- Exclusion criteria can be separated into patient-related factors: refuses the surgery and anesthesia protocols, has a history of surgery in the ipsilateral thoracic cavity, associated severe acute pulmonary infection and/or tuberculosis, has obesity with a body mass index (BMI) >30, allergy to local anesthesia, coagulopathy, elevated risk of regurgitation (<6 hours of fasting), hypoxemia (PaO2 <60 mmHg) or hypercapnia (PaCO2 >50 mmHg) preoperatively; neurological disorders. Relative contraindications: persistent cough or high airways secretions; spinal deformity or brain edema (if thoracic epidural anesthesia to be used).
- Anesthesia-related factors: any contraindications for the use of regional anesthesia technique; difficult airway management.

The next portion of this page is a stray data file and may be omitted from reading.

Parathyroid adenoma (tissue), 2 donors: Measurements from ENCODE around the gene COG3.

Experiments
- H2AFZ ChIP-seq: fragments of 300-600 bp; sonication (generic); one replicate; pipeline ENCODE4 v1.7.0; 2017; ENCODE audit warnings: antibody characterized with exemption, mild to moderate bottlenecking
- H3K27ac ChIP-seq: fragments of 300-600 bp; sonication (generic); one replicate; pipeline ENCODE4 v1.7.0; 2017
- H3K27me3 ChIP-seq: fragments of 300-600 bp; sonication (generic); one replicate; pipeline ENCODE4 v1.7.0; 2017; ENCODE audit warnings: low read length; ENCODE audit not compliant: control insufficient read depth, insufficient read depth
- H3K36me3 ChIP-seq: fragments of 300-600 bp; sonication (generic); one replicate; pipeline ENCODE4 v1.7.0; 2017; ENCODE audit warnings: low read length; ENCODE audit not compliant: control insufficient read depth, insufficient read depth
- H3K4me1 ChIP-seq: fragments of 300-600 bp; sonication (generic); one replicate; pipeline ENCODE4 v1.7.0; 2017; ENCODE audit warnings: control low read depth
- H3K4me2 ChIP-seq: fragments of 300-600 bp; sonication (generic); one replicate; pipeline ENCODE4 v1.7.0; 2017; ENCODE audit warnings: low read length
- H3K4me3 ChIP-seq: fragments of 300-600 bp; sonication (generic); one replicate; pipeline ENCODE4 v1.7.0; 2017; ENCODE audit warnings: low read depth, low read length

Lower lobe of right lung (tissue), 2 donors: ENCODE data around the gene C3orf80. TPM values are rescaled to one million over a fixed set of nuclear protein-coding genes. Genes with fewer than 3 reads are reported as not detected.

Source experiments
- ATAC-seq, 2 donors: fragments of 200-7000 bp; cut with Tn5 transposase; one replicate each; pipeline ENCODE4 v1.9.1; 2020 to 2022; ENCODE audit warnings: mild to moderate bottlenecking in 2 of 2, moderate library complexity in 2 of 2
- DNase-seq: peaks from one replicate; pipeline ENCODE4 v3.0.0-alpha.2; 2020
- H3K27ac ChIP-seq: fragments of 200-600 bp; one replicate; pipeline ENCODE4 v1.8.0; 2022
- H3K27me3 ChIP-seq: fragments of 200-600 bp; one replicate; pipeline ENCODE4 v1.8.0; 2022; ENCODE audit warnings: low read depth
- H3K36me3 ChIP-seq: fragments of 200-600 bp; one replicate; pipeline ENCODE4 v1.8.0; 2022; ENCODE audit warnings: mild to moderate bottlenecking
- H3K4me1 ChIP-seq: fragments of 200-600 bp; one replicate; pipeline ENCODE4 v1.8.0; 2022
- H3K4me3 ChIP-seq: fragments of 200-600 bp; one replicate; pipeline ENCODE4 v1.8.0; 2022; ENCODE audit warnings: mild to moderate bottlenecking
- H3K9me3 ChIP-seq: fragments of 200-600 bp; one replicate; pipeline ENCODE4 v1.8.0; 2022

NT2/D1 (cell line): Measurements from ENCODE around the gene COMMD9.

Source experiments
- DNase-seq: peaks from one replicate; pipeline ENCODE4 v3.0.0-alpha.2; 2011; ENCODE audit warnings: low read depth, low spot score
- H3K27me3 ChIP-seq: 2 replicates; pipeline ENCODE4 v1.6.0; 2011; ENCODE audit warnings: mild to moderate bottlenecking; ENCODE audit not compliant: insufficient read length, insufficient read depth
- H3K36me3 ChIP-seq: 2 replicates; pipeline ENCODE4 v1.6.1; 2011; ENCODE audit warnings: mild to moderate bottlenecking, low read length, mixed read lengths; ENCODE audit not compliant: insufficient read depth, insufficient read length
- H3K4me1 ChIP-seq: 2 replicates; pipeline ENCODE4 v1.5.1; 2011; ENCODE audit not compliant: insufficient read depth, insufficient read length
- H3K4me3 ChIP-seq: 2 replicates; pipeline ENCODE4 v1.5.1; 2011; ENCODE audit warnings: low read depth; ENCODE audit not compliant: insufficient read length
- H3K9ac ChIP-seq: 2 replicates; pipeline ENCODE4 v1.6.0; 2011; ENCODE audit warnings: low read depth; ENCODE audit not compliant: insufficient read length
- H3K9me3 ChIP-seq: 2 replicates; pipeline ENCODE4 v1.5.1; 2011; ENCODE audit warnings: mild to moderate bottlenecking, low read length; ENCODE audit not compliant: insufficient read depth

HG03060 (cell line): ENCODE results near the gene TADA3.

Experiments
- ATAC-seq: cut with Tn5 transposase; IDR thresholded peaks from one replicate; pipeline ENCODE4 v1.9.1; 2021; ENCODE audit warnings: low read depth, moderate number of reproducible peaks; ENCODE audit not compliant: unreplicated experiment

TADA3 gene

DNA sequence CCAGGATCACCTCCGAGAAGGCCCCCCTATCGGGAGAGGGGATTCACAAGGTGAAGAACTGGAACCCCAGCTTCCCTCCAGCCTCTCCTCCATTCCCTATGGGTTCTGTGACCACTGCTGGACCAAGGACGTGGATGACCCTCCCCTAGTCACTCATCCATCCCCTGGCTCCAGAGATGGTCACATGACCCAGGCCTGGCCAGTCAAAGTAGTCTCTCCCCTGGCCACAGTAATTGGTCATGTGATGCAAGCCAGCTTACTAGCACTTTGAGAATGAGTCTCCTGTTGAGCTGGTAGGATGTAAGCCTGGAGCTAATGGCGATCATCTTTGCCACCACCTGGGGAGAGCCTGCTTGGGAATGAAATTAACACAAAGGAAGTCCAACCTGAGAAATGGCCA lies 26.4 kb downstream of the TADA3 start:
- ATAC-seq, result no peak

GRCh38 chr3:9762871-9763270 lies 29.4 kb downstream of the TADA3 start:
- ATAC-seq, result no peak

- Surgery-related factors: extensive pleural adhesions; inexperience and poorly cooperative surgical team. Previous ipsilateral surgery.
Preoperative clinical examination and diagnostic tests
- Collection of demographics and accurate patient’s clinical anamnesis including a description of previous and present illnesses.
- Laboratory tests: Routine blood tests; testing for blood type, liver function, kidney function, electrolytes, and coagulation function; arterial blood gas analysis; testing for hepatitis B virus, hepatitis C antibody, and routine urine tests.
- Electrocardiogram (ECG) and in selected instances, cardiac color ultrasound is performed.
- Chest X-ray (Anterior-posterior/Lateral views), and HRCT scan.